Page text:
Lawyers have lost power if Schillings is going into PR


The London law firm Schillings battles in and out of courts for celebrities from Meghan Markle to Johnny Depp and Lance Armstrong, along with other wealthy clients who mostly stay out of the public gaze. They value their privacy and use Schillings to protect it.

So it was a surprise when the firm announced this week that it will add to its legal arsenal a PR and communications agency, starting with two new partners, one being Victoria O’Byrne, who has worked for the Prince and Princess of Wales. The new Schillings will not only fight for privacy, but try to manage publicity.

There is a logic for its celebrity clients: Markle is among those discovering that being victorious in the law courts is not the same as winning in the court of public opinion. But it is an admission of vulnerability: digital media has become too fluid and volatile to try to silence everyone who causes trouble.

It also shows how reputation management is an ever-expanding profession, drawing in people from PR spinners to lawyers, accountants, data analysts, former spies and consultants who specialise in due diligence. Journalists on the receiving end are outnumbered.

Reputation management reaches from the high net worth clients that Schillings attracts to brands that find themselves in the eye of social media storms, such as Bud Light and the UK private bank Coutts. “Crisis management is 5 per cent of our revenue but 50 per cent of our reputation,” says Richard Edelman, chief executive of Edelman, the world’s largest PR group.

Schillings has carved out an intriguing niche, pushing for courts to extend UK privacy law. Keith Schilling, its founding partner, represented the model Naomi Campbell in a 2004 case that broadened UK privacy rights, and it is among law firms that invoke European and UK data protection law to challenge many stories.

But ennui has set in among news groups receiving the latest pre-publication missive from lawyers such as Schillings, Carter-Ruck or Harbottle & Lewis. “I remember being impressed by the speed at which Schillings produced one of their hyper-aggressive letters a decade ago, but the ground has shifted,” says one partner of another law firm. 

This is partly because media law firms have suffered bad publicity themselves, with politicians attacking the use of “lawfare” to shield the misbehaviour of oligarchs. The Solicitors Regulation Authority is investigating whether any firms have used “abusive litigation” to silence criticism of clients.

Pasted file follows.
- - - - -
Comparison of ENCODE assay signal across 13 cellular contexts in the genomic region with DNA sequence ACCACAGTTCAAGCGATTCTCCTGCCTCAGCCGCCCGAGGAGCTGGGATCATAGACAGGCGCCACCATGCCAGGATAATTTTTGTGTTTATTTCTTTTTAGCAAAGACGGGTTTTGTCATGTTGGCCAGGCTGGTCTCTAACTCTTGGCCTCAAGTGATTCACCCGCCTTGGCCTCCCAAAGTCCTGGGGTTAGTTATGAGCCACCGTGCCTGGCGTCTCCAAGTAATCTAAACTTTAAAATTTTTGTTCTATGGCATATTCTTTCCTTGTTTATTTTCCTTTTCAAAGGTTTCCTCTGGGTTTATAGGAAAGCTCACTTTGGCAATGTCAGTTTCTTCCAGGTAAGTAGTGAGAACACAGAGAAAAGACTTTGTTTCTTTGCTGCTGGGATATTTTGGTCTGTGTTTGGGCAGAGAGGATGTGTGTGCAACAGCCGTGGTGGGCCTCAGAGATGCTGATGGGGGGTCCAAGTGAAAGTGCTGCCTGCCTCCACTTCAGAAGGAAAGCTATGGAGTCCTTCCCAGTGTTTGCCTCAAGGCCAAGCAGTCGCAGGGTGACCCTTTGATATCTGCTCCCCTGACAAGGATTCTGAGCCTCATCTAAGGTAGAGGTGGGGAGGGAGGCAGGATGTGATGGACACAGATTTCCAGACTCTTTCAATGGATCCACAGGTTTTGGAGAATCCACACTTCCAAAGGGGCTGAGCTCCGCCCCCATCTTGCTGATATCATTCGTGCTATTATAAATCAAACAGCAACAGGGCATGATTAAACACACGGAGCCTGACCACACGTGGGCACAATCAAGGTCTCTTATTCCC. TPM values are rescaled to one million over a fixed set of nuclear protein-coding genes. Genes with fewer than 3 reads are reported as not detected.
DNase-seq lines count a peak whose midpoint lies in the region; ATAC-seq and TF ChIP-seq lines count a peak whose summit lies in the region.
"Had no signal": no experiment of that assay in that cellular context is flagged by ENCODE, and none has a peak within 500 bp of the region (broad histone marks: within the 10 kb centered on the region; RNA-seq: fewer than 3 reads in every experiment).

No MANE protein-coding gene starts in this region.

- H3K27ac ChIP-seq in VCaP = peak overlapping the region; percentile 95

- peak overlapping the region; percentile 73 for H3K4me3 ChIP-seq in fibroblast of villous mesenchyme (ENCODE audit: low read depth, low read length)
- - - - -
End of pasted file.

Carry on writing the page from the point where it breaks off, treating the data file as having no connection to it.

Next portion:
There are also bigger forces at work. It is of declining utility to place heavy pressure on papers to block or alter stories when all manner of damaging and misinformation circulates on social media. Technology platforms that simply host material have much less legal liability than publishers and the internet has no editor.

Information need not be broadcast globally to hurt. Schillings represented the hedge fund manager Louis Bacon in a bitter dispute with Peter Nygard, his Bahamas neighbour. Nygard disseminated a set of false and lurid rumours about Bacon, a judge ruled in May, while Bacon spent $53mn on legal and investigatory fees to defend his reputation.

This accounts for Schillings having an unusual group of partners for a legal practice, including Tim Robinson, a former army major general described as a “proven battlefield leader”. It is the kind of CV that would fit with a risk and security group such as Control Risks.

While regulated by the SRA, it is not purely a law firm but a consultancy with fluid boundaries as to what kinds of professionals it employs. Legally, it is an “alternative business structure”, an entity first created in 2007 to allow accountants and solicitors to band together. That offered an opening through which Schillings and larger firms such as Mishcon de Reya have advanced.

Reputation management of this nature is clearly a growth industry. The expansion of private wealth and private equity put more weight on individual reputations in business transactions. Never mind footballers with private lives that do not bear much tabloid scrutiny, a dodgy image makes it harder for an entrepreneur to raise finance for an acquisition or join a board.

I can see the appeal of Schillings’ latest diversification into public relations. There is power in a PR having facts at their disposal, instead of waiting for a damaging story to break and then trying to rebut it, based on the client’s word. If they can deploy intelligence and investigations experts, as with Bacon, it offers an edge.

It could also be useful to offer an heiress or business owner under scrutiny more than legal redress when things have spiralled out of control. Instead of brandishing a big stick, it may be time to get on the phone and try to put the other side of the story gently to journalists, politicians and regulators.

But there are pitfalls in playing both bad cop and good cop. Lawyers are combative because that is their job. If they turn friendly, it suggests they have run out of other options.

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